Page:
A letter in the Egyptian Gazette in 1918 complained, ‘Insobriety and misconduct by the troops threatened to undermine the prestige of the white races and of the Allied forces and dominant British regime in particular.’ (Brugger p61)
Misconduct ranged from misdemeanors to brutal violence: “Men of the Eight Brigade on a route march near Tel el Kebir sniped at passing “gypos’ until their targets fled over the skyline, Egyptian conductors were thrown from moving trains, and Egyptian stationmasters and minor officials were assaulted. The British soldiers are a sedate lot in comparison with ours, boasted a Victorian private, “they don’t knock the baskets of oranges off the heads of the natives, or pull boys off donkeys..” (Gammage p138) other misconduct included- leaving without paying at brothels, not paying fares on trams, looting and burning trading booths,‘drunkedness, harassment of women, riotous behavior and brothel-trawling’, foul language, cruel and crude jokes, ‘crumbling discipline’.
The accumulative offences were so grave that Brugger declares ‘the actions of the Australian troops in the past 5 years [1914-19] had contributed in part to this raising of the temper of the populace’ for emerging nationalism and the 1919 rebellion.(p9)
Ted O’Brien described the Sarafand Massacre as ‘ungodly’ and avowed “war is a shocking thing…It’s shocking just what men’ll do”. Perhaps PTSD arises not just from the horror of war and its stressful proximity to death, but also from the horror at the potential for inhuman barbarity.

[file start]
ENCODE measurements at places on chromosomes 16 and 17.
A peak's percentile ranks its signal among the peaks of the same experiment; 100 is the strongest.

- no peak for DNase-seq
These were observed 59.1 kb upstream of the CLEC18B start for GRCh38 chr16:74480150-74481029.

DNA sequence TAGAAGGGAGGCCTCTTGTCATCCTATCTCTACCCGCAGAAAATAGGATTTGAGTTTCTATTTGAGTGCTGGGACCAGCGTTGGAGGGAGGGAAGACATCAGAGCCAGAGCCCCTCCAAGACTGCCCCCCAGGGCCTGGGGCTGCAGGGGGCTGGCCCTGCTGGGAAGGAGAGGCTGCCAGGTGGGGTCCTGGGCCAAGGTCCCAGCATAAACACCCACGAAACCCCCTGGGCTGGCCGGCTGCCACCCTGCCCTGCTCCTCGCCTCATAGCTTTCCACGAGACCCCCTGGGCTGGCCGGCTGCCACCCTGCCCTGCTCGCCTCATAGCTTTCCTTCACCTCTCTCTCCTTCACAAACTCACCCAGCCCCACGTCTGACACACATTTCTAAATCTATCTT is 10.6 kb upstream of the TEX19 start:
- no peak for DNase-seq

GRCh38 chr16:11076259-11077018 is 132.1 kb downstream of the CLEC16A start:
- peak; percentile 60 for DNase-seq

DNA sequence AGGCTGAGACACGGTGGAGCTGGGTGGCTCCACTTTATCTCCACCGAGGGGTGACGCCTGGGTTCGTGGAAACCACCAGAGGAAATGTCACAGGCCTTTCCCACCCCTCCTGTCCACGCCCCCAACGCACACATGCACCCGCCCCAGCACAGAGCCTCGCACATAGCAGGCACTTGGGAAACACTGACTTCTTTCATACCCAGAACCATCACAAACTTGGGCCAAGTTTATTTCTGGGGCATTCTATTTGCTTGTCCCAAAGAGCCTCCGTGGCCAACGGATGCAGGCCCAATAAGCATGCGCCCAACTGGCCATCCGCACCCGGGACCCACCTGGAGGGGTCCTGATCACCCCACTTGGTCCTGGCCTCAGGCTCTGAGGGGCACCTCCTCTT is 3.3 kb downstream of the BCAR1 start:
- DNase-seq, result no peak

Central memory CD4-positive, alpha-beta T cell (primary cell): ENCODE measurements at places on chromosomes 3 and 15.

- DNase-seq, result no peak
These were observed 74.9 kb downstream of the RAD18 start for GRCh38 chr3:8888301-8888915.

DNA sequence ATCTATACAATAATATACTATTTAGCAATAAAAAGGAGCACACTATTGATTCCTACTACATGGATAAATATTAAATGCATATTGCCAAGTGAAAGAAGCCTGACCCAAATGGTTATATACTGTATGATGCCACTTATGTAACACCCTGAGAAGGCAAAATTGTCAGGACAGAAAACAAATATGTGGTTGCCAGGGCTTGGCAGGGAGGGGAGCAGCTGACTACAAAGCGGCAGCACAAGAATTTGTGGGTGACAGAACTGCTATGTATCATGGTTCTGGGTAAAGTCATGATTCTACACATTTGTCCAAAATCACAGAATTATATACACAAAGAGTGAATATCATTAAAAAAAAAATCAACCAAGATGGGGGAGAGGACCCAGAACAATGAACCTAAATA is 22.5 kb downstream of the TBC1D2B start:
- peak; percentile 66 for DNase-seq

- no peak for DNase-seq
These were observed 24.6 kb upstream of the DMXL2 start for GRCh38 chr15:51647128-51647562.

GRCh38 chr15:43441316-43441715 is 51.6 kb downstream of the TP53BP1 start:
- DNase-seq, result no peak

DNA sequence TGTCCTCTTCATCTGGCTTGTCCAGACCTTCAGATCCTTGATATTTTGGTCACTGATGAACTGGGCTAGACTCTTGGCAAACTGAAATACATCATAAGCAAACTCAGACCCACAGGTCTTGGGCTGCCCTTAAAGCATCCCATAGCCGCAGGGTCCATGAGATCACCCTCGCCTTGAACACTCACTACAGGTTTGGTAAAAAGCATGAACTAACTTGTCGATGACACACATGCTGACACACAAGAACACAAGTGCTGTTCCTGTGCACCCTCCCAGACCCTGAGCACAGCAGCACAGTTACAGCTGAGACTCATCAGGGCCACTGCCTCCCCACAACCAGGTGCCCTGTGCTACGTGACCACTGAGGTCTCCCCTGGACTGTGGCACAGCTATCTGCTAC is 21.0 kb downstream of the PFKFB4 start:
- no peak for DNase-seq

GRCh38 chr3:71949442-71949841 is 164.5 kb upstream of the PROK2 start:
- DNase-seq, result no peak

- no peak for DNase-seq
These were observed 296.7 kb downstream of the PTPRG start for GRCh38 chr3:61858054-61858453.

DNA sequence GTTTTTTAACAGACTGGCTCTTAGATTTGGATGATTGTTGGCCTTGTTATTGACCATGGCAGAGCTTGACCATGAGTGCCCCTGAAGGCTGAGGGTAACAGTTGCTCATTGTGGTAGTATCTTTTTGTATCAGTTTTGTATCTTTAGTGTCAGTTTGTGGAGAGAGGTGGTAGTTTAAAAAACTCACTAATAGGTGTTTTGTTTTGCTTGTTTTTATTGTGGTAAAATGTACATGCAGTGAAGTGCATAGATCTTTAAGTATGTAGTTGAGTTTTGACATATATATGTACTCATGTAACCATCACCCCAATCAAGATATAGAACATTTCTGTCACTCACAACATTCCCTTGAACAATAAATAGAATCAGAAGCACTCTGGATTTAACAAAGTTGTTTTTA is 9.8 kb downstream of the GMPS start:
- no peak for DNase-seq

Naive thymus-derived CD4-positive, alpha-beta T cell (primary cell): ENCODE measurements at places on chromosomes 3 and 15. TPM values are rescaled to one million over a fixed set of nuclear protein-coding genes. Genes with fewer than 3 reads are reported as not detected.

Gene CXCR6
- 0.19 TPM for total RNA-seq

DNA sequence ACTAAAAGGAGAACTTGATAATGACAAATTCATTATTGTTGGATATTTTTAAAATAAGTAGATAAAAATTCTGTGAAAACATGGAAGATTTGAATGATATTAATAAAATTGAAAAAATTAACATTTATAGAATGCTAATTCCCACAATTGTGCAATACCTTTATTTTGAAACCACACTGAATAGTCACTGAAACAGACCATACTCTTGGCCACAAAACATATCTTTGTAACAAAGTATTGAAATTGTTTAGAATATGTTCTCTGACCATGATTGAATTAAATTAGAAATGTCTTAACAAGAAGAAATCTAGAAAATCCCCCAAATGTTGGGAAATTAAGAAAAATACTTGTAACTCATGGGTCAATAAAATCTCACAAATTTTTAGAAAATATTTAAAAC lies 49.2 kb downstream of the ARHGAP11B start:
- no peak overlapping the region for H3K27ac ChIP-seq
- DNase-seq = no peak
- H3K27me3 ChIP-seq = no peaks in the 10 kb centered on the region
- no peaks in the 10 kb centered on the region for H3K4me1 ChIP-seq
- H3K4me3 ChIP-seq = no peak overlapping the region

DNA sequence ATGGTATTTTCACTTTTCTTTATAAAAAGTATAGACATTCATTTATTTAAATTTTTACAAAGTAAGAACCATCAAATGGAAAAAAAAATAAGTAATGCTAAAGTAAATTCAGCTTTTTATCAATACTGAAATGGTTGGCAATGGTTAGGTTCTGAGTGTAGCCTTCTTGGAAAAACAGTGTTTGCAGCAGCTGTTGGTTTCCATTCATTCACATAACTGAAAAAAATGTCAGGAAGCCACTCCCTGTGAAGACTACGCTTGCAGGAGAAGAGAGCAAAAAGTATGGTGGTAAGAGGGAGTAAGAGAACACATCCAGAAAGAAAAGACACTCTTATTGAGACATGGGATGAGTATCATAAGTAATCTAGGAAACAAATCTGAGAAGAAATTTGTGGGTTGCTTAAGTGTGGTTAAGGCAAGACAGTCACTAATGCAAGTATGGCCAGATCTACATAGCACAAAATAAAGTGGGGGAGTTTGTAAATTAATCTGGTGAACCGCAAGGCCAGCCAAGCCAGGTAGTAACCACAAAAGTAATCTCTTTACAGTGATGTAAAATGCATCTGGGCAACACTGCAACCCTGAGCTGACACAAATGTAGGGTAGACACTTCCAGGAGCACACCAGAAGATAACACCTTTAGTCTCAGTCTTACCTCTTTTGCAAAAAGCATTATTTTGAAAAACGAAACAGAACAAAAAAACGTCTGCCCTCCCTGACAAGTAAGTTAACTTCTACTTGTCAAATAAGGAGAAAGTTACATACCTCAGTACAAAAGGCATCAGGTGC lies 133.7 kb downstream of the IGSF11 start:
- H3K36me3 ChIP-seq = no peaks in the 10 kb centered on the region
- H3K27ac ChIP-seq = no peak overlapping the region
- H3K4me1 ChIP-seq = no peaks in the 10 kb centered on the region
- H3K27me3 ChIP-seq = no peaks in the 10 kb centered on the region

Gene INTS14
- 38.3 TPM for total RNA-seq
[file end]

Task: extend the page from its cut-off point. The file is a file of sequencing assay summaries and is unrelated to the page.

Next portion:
Sometimes, a cover-up wreaks greater violence than the original crime. The glorification and sanitization of war is a form of cover-up that leads to further wars as WWI combatant and poet, Siegfried Sassoon warned;
At the Cenotaph
I saw the Prince of Darkness, with his Staff,
Standing bare-headed by the Cenotaph:
Unostentatious and respectful, there
He stood, and offered up the following prayer.
“Make them forget, O Lord, what this Memorial
Means; their discredited ideas revive;
Breed new belief that War is purgatorial
Proof of the pride and power of being alive;
Men’s biologic urge to readjust
The Map of Europe, Lord of Hosts, increase;
Lift up their hearts in large destructive lust;
And crown their heads with blind vindictive Peace.”
The Prince of Darkness to the Cenotaph
Bowed. As he walked away I heard him laugh.